A team of four student garden designers at the Eden Project have won a prestigious national award which will see them creating a show garden at the RHS Hampton Court Palace Flower Show this summer.
Their inspirational design is called Tre Wostiwedh – Cornish for “home at last” – and is based on the idea of a Cornish miner coming up from the dark depths of the earth and stepping into an exotic garden full of colour and life.
The students, Jenny Booty from Lavendon, Buckinghamshire, Lizz Dobinson from Exeter, Devon, Nicky Shellis from Portreath, Cornwall, and Tim Walker from Snowdonia, Wales, are in their first year on the HND and BSc Garden & Landscape Design courses, taught at Eden, run in collaboration with Cornwall College and awarded by Plymouth University.
They will feature a body of plants evocative of Cornwall and some of the places the miners went to work, including tree ferns, bottle brush and agapanthus.
The low walls – inspired by traditional hedges of the county – will be fashioned from Cornish granite. Water will be carried along a copper rill into an oversized Cornish kibble, a metal bucket once used to carry ore from mines to the surface.
The students will work alongside staff and landscape contractors to build the garden at Hampton Court, the world’s largest flower show.
The competition, run by the Royal Horticultural Society and BBC Local Radio, called for budding designers to come up with a “Feel Good Front Garden” for the show.
The designers were asked to celebrate their local community and highlight the health and wellbeing benefits of gardening. The Eden students’ submission is one of four winning designs. Their garden will stand alongside other winners from Kent, Manchester and Bristol.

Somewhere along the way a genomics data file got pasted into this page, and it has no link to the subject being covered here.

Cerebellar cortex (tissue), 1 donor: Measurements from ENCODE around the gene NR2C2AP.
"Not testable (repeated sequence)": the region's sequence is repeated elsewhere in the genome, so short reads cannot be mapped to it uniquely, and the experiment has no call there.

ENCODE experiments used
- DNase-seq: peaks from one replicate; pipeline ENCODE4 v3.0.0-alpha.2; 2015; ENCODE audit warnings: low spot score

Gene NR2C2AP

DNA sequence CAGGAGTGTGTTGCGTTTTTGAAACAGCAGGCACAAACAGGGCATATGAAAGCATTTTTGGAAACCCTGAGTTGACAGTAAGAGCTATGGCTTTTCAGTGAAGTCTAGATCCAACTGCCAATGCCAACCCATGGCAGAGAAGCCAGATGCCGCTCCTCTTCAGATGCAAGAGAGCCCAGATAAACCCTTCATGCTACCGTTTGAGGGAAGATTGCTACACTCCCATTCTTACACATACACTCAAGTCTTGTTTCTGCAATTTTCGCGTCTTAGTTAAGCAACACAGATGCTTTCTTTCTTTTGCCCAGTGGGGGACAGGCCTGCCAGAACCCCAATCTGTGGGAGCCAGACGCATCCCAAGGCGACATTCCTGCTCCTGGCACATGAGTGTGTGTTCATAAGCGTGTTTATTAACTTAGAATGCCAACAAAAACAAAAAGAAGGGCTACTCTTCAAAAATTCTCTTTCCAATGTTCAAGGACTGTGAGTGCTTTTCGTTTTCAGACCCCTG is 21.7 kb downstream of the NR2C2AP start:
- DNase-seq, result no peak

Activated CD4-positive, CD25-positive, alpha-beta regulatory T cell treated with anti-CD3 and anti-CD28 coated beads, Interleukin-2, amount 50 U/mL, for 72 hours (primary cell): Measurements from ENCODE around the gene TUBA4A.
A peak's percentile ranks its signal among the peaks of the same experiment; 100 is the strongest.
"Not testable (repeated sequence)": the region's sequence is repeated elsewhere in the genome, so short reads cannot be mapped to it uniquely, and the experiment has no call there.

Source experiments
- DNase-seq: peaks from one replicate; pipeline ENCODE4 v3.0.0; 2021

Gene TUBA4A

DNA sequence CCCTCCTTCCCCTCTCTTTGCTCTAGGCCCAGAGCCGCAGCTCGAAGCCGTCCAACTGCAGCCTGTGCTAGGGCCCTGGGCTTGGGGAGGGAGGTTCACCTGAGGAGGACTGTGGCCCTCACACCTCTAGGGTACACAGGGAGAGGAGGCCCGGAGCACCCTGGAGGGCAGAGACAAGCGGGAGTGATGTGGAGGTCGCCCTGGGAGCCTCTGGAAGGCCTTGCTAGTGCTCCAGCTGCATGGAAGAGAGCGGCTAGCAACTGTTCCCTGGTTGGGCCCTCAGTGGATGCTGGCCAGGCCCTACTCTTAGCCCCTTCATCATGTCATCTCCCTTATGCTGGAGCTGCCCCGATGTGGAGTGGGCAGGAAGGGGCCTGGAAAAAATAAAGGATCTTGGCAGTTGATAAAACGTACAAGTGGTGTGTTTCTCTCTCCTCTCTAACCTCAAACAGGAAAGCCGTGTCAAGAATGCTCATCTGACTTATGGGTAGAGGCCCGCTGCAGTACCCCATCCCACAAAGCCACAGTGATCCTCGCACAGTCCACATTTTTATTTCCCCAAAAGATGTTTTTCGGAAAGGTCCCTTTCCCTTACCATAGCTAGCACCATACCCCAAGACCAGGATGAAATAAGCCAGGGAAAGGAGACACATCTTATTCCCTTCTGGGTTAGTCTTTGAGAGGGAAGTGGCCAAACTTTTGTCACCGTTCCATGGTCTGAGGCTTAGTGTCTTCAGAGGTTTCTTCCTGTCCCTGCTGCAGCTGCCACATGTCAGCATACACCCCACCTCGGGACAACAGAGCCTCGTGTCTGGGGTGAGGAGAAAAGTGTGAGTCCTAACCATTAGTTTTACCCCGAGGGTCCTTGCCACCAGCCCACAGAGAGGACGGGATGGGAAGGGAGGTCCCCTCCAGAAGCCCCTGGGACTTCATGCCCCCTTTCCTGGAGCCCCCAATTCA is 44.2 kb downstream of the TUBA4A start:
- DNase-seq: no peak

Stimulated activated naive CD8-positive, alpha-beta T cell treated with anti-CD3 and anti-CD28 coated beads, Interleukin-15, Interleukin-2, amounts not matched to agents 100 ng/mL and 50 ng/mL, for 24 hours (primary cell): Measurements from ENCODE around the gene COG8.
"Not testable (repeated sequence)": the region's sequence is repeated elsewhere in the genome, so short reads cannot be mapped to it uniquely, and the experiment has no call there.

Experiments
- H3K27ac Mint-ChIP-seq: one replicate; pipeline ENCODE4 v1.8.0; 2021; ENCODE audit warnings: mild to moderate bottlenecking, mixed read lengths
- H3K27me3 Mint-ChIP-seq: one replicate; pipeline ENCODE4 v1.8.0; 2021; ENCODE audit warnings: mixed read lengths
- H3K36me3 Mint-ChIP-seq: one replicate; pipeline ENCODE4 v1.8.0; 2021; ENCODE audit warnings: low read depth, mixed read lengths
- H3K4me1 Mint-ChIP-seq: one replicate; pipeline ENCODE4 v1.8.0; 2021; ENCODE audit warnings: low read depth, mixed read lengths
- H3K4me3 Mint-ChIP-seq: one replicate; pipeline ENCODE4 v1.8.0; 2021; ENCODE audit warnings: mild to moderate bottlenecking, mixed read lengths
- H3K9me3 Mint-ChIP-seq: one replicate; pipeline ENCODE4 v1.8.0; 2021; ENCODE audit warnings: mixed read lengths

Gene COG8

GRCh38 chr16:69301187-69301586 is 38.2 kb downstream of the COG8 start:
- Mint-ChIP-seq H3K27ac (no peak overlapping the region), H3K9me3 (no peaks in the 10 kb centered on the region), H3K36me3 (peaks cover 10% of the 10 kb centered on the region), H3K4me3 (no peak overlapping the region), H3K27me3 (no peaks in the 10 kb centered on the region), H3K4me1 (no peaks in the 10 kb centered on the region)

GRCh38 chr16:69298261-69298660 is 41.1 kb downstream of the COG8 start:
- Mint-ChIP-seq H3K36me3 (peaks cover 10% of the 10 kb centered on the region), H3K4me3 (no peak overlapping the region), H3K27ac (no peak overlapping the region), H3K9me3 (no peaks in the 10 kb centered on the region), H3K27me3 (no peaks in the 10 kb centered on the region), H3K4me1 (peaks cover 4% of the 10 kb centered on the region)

As well as having their garden created, the four winners will also have the opportunity to visit RHS Chelsea Flower Show this week to meet their mentors: Chelsea Gold-medal-winning designer Ann-Marie Powell, and established garden and landscape designer, writer and television presenter James Alexander-Sinclair.
Ann-Marie and James will be on hand to offer guidance to the four finalists in the lead-up to Hampton Court, sharing their expert knowledge and offering tips and advice along with a plant masterclass.
Programme Manager Matt James said: “We’re lucky to have such a creative group of designers studying at Eden and this is a brilliant effort, especially as the design team aren’t even midway through their studies.
“To have won such an exciting competition is an incredible achievement. It is all the more special as the result will be an evocative garden resonant of the mining history and the great planting traditions of Cornwall.”
Eden Managing Director Gordon Seabright said: “What a great accolade this is, not just for the winning team of four designers but also for our partnership with Cornwall College and Plymouth University. To receive this honour in the first year shows just how well the garden and landscape design courses are bedding in at Eden and what a rich seam of talent there is among the students.”